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So I'm working with WordPress and just spend an hour tracking down an issue between two plugins. They both use the same javascript variable 'd' but for different objects, so I had to change one of them to 'e', but those changes will be lost if the plugin ever updates.

There's thousands of plugins for WordPress, it's no surprise that programmers are using the same variables. Is there a way to prevent your own variables from being accidentally overwritten?

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All you have todo is to create a name space for your project. Check this link –  questborn Nov 21 '11 at 23:33
    
Basically, the "right" answer is a combination of dnuttle's and Caimen's: Whenever possible, avoid creating any global variables. If necessary (e.g, unrelated code needs to reach you, as in the library example), create at most one global variable, and put your various public features on that. –  T.J. Crowder Nov 22 '11 at 0:04

2 Answers 2

up vote 8 down vote accepted

You can wrap your code with a function expression:

(function(){
    var e = 1;
}())

In the code above, nothing outside the function can touch your variables and your variables don't destroy other global variables of the same name.

Just remember that since your variables are not visible outside the function, all of your code that refers to them must also be inside it.

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1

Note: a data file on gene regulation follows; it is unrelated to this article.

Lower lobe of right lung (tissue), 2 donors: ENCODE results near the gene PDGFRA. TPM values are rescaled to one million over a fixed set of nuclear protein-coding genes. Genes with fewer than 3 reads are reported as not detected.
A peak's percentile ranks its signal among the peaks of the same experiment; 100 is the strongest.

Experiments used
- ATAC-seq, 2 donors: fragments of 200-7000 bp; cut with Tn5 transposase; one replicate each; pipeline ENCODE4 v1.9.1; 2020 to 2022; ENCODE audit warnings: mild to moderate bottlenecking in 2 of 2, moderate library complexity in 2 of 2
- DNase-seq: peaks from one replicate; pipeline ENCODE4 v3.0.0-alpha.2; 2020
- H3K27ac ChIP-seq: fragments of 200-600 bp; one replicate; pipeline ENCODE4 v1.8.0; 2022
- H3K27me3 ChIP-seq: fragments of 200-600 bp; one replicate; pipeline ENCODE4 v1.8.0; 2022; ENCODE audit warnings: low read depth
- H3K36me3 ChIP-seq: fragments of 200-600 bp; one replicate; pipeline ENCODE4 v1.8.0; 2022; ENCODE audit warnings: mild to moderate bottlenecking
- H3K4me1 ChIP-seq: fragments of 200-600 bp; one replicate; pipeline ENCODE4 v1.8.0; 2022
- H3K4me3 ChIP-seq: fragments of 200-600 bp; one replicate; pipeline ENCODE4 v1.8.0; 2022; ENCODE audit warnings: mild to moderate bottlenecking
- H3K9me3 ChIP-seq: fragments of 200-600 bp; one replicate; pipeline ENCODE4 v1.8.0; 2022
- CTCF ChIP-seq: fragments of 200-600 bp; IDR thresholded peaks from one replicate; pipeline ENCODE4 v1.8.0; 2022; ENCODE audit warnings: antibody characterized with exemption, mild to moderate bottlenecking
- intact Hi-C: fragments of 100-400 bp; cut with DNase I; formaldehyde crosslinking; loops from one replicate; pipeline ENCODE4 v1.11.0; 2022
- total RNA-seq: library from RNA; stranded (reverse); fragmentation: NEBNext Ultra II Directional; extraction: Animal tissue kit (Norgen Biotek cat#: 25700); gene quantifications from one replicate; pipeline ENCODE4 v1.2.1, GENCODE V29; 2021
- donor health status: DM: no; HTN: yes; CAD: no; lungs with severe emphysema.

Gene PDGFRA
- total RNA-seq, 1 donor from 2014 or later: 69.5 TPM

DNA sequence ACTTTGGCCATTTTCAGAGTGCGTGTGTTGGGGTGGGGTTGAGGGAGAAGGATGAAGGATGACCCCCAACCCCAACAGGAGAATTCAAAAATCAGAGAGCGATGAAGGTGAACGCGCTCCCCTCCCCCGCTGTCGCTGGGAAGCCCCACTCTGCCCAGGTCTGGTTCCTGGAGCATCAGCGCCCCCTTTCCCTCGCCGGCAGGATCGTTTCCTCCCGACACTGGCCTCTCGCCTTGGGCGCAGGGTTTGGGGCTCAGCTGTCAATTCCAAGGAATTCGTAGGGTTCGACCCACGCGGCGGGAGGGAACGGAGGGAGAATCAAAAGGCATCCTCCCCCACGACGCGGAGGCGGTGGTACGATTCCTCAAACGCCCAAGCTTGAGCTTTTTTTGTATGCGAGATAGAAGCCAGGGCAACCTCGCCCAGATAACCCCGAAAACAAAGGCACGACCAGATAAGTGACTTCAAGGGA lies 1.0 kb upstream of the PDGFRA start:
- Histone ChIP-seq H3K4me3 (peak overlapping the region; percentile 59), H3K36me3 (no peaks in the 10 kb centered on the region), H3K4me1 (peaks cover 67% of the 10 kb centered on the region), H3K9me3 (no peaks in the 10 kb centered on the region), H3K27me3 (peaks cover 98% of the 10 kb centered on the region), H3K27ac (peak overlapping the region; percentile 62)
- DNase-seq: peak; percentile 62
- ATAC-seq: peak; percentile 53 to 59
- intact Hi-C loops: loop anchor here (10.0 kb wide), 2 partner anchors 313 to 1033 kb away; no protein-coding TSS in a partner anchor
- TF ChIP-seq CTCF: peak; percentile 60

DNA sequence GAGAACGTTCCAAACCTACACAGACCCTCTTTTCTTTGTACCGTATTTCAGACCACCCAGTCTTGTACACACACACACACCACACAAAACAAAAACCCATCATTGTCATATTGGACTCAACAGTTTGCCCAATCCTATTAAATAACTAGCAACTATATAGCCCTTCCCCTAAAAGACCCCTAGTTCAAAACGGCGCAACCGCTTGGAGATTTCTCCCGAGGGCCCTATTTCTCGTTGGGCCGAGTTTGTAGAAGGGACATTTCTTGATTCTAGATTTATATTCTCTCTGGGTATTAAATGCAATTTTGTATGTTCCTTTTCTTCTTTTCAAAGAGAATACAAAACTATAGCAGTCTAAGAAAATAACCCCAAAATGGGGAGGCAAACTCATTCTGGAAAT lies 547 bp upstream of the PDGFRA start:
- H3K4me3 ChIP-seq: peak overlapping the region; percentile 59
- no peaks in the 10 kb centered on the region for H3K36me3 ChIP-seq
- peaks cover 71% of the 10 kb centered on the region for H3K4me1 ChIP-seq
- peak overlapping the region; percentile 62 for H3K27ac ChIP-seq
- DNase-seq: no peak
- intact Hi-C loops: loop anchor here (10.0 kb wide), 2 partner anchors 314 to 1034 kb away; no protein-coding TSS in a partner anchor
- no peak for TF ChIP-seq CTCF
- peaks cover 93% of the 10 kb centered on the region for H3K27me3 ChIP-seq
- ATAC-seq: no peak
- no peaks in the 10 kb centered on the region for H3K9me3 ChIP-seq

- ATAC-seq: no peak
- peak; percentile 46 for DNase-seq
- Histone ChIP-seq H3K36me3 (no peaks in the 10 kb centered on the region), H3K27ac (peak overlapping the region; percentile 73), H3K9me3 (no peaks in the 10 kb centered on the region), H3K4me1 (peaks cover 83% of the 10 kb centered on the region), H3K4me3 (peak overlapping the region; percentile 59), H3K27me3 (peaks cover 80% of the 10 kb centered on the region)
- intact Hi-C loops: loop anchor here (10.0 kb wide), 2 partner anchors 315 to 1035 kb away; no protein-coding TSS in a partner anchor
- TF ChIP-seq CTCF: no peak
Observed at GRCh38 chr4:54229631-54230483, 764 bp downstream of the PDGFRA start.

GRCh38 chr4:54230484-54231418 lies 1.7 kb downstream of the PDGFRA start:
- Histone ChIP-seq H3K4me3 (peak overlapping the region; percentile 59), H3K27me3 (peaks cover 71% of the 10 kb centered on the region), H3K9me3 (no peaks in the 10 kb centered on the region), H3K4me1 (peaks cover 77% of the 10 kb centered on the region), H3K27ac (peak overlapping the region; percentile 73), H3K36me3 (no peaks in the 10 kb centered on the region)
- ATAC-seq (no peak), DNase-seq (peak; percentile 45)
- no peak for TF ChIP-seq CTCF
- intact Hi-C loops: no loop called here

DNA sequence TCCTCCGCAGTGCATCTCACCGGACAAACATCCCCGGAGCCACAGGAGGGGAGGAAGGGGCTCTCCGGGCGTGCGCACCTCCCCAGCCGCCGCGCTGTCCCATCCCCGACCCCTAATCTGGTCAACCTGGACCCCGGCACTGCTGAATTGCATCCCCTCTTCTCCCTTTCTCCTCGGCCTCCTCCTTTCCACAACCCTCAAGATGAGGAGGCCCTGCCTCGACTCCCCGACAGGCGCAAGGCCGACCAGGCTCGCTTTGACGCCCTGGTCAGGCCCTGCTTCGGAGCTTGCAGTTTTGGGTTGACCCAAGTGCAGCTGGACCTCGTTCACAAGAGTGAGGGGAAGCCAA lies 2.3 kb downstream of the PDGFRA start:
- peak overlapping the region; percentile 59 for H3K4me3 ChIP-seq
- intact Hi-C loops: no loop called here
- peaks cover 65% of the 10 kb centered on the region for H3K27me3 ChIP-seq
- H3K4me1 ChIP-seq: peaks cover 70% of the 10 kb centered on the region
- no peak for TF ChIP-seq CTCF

+1 AND it means that your variables can't stomp on any globals people have been foolish enough to create. Even if someone has created a global e, your code won't affect it. –  T.J. Crowder Nov 21 '11 at 23:33
    
How does this code represent a closure? –  Bert Evans Nov 21 '11 at 23:34
1  
@BertEvans: It can be technicaly a closure if you return/export other inner functions that use the private variables. That said this particular pattern really is better described via the "module pattern" name instead of the generic "closure" –  hugomg Nov 21 '11 at 23:36
    
Exactly, the posted code is not a closure. –  Bert Evans Nov 21 '11 at 23:38
1  
@BertEvans - Technically it is, because every function forms a closure upon creation (see Myth 1 and Myth 4: javascriptweblog.wordpress.com/2010/10/25/…) –  James Allardice Nov 21 '11 at 23:47

The best practice is to use javascript namespaces.

var myApp = {}   
myApp.id = 0;
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No, the best practice is to avoid creating any global variables at all. –  T.J. Crowder Nov 21 '11 at 23:30
3  
@T.J.Crowder - that's a pretty sweeping statement. If you are developing a library intended for use by other developers, and it doesn't plug into an existing global variable like jQuery, then you need to provide a global namespace for your API. There are perfectly valid reasons for creating a namespace at the global level –  nrabinowitz Nov 21 '11 at 23:40
    
@T.J.Crowder That's certainly not true in every single case. Speaking in absolutes is never best practice. –  Caimen Nov 21 '11 at 23:47
    
@nrabinowitz: I didn't say you could always avoid it, just that doing so is best practice. –  T.J. Crowder Nov 21 '11 at 23:51
    
@Caimen: Indeed, nice one. :-) –  T.J. Crowder Nov 21 '11 at 23:52

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